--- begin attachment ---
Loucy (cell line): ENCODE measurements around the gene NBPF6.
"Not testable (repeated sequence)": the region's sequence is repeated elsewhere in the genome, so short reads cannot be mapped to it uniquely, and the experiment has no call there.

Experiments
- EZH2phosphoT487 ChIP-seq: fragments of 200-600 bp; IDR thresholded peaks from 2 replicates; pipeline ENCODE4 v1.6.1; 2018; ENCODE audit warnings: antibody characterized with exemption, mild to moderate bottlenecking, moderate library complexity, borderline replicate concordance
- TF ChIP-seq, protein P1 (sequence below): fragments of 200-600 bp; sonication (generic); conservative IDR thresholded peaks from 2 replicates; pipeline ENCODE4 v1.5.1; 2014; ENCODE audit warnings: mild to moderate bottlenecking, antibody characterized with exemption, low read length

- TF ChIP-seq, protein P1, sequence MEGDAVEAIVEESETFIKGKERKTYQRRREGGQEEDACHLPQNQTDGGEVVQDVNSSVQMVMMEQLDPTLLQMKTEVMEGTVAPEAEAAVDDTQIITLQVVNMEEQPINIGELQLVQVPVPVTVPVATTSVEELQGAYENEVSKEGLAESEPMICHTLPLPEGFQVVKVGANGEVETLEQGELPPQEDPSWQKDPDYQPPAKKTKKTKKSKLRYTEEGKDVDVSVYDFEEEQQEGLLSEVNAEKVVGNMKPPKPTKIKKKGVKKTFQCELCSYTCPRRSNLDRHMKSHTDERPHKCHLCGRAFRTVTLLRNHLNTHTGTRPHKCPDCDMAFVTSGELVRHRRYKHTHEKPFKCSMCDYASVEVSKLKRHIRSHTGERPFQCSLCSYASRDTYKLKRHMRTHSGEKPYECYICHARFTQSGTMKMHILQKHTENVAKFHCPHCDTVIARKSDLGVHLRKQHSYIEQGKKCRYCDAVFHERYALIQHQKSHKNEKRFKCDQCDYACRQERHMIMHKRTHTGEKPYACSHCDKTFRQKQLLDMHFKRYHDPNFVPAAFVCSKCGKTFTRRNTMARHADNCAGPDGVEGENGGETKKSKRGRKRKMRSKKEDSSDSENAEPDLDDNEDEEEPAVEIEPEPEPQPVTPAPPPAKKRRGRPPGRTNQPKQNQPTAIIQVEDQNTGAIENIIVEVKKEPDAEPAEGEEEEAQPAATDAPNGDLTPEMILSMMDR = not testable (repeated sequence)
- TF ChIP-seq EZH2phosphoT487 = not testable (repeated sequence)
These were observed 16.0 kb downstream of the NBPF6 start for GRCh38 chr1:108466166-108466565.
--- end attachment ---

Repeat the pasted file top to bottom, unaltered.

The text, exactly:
Loucy (cell line): ENCODE measurements around the gene NBPF6.
"Not testable (repeated sequence)": the region's sequence is repeated elsewhere in the genome, so short reads cannot be mapped to it uniquely, and the experiment has no call there.

Experiments
- EZH2phosphoT487 ChIP-seq: fragments of 200-600 bp; IDR thresholded peaks from 2 replicates; pipeline ENCODE4 v1.6.1; 2018; ENCODE audit warnings: antibody characterized with exemption, mild to moderate bottlenecking, moderate library complexity, borderline replicate concordance
- TF ChIP-seq, protein P1 (sequence below): fragments of 200-600 bp; sonication (generic); conservative IDR thresholded peaks from 2 replicates; pipeline ENCODE4 v1.5.1; 2014; ENCODE audit warnings: mild to moderate bottlenecking, antibody characterized with exemption, low read length

- TF ChIP-seq, protein P1, sequence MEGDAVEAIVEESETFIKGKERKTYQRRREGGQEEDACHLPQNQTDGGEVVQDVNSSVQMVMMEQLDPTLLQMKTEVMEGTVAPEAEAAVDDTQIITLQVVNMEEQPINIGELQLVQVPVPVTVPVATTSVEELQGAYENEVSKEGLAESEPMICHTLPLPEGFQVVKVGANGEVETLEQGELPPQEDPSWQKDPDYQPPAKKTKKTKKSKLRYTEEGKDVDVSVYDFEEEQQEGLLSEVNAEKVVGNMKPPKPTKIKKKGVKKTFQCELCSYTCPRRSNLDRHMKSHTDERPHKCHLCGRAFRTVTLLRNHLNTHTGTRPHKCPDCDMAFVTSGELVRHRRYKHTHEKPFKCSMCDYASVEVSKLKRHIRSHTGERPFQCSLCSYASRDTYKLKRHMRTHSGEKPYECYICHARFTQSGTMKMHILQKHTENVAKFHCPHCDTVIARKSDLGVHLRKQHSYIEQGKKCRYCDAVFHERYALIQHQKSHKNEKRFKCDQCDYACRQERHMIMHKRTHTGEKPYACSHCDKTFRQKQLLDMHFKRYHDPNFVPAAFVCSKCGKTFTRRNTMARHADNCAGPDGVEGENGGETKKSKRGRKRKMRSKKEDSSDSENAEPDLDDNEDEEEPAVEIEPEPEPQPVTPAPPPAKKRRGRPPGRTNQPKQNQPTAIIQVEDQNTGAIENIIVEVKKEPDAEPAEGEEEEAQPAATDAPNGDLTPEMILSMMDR = not testable (repeated sequence)
- TF ChIP-seq EZH2phosphoT487 = not testable (repeated sequence)
These were observed 16.0 kb downstream of the NBPF6 start for GRCh38 chr1:108466166-108466565.